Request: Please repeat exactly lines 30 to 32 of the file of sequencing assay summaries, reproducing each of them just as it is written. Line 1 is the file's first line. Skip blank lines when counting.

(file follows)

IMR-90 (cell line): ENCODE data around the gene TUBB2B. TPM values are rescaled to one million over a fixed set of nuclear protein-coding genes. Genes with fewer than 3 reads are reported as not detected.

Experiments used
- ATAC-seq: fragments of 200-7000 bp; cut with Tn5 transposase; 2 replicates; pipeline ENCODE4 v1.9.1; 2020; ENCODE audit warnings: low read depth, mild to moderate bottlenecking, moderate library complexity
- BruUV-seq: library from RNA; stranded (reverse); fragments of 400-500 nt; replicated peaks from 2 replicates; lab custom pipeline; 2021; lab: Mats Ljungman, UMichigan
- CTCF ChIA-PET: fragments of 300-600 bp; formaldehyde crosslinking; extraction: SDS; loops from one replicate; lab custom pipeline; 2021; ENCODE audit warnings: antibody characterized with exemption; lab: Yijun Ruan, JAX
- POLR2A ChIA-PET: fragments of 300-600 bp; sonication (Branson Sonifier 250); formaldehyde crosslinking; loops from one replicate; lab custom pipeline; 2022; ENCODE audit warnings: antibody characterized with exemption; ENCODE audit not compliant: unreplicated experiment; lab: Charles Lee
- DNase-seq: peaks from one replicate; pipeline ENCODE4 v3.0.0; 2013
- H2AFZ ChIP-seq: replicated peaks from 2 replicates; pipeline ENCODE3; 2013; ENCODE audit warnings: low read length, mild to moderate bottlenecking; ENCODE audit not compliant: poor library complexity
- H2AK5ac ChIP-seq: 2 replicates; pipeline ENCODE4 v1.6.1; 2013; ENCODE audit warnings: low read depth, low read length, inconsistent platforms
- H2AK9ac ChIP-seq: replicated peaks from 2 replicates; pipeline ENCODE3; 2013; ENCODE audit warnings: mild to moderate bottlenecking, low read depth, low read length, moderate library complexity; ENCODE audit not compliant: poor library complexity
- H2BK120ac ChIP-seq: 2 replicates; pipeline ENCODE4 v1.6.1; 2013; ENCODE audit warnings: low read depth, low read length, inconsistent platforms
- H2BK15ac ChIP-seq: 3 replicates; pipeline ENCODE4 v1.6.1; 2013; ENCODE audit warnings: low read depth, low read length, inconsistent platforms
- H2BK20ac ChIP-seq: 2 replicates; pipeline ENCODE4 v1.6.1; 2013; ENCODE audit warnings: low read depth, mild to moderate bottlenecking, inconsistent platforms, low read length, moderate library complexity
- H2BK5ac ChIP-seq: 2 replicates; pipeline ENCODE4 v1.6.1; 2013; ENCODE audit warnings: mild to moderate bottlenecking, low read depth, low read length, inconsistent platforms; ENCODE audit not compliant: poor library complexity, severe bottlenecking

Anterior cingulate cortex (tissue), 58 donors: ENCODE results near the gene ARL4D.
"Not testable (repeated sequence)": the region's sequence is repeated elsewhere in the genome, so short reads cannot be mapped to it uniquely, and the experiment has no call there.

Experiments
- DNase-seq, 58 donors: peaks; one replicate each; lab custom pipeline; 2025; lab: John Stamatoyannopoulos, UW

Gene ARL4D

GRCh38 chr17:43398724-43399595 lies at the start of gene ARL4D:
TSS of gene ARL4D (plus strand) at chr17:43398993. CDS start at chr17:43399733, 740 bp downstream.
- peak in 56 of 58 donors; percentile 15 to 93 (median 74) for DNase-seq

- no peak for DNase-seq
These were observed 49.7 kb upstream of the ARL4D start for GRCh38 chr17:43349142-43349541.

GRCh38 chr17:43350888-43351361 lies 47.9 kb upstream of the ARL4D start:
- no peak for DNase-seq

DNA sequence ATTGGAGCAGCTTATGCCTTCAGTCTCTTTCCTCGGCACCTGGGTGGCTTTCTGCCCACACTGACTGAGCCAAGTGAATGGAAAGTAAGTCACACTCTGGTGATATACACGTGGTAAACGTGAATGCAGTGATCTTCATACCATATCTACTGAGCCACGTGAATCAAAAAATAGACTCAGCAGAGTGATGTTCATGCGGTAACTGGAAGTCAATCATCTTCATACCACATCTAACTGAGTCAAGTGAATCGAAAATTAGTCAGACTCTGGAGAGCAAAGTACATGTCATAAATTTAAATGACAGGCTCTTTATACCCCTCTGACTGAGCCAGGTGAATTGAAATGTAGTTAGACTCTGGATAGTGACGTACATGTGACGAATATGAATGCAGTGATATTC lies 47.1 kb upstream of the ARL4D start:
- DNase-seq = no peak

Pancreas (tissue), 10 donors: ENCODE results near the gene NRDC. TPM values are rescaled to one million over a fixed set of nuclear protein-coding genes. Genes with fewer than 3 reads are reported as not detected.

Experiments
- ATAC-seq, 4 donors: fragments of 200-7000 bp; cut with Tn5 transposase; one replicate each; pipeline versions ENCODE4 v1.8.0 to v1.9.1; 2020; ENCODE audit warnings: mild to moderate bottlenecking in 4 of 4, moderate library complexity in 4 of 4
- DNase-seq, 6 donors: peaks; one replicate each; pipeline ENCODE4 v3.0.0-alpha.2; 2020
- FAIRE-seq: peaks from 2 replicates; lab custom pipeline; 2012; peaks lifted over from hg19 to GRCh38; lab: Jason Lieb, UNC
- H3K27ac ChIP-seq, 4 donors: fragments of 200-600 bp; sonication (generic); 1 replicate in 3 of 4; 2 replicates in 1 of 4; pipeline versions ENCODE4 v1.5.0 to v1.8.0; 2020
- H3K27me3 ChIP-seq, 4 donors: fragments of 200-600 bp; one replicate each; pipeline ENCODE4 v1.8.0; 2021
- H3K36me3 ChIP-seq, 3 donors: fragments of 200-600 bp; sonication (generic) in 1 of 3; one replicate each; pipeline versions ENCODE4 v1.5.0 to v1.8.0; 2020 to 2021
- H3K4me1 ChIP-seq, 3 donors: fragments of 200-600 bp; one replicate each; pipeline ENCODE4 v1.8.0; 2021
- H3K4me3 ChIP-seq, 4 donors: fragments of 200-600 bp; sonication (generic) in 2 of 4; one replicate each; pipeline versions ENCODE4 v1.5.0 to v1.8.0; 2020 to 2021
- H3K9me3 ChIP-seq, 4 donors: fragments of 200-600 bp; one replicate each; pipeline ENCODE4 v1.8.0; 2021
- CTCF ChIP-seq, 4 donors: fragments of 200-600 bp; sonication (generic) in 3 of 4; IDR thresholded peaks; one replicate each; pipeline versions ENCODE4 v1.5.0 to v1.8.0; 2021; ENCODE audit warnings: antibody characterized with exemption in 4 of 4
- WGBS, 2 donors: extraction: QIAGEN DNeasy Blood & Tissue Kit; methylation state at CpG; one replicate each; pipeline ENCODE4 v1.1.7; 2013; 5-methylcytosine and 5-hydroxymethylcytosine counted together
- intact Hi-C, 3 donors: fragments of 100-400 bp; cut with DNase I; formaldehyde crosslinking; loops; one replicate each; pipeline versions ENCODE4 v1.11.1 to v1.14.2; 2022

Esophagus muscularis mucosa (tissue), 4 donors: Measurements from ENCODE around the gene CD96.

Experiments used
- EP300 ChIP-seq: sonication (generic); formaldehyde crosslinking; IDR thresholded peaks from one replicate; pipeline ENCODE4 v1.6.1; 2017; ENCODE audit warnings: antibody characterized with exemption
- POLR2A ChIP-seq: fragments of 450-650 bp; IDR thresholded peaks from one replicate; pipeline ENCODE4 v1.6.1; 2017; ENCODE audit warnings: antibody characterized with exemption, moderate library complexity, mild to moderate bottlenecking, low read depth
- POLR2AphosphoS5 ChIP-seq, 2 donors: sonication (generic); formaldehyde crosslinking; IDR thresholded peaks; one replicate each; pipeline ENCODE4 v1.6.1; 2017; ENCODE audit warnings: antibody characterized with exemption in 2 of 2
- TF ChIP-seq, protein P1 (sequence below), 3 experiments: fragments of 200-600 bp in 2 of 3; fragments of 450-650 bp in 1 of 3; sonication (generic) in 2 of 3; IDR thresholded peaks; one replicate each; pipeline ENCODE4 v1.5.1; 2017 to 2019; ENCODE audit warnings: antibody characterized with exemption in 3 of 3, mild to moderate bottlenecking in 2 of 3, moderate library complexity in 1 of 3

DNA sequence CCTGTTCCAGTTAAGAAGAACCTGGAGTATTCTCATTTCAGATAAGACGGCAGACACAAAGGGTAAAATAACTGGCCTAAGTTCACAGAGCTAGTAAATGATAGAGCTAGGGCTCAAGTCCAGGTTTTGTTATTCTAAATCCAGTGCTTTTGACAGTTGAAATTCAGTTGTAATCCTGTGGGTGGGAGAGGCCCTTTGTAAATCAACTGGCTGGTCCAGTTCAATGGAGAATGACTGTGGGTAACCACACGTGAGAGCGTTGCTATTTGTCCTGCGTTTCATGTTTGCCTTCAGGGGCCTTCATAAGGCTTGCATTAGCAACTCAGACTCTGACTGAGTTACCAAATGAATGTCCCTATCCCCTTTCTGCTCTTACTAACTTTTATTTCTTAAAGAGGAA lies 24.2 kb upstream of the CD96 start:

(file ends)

Experiments
- ATAC-seq, 4 donors: fragments of 200-7000 bp; cut with Tn5 transposase; one replicate each; pipeline versions ENCODE4 v1.8.0 to v1.9.1; 2020; ENCODE audit warnings: mild to moderate bottlenecking in 4 of 4, moderate library complexity in 4 of 4
- DNase-seq, 6 donors: peaks; one replicate each; pipeline ENCODE4 v3.0.0-alpha.2; 2020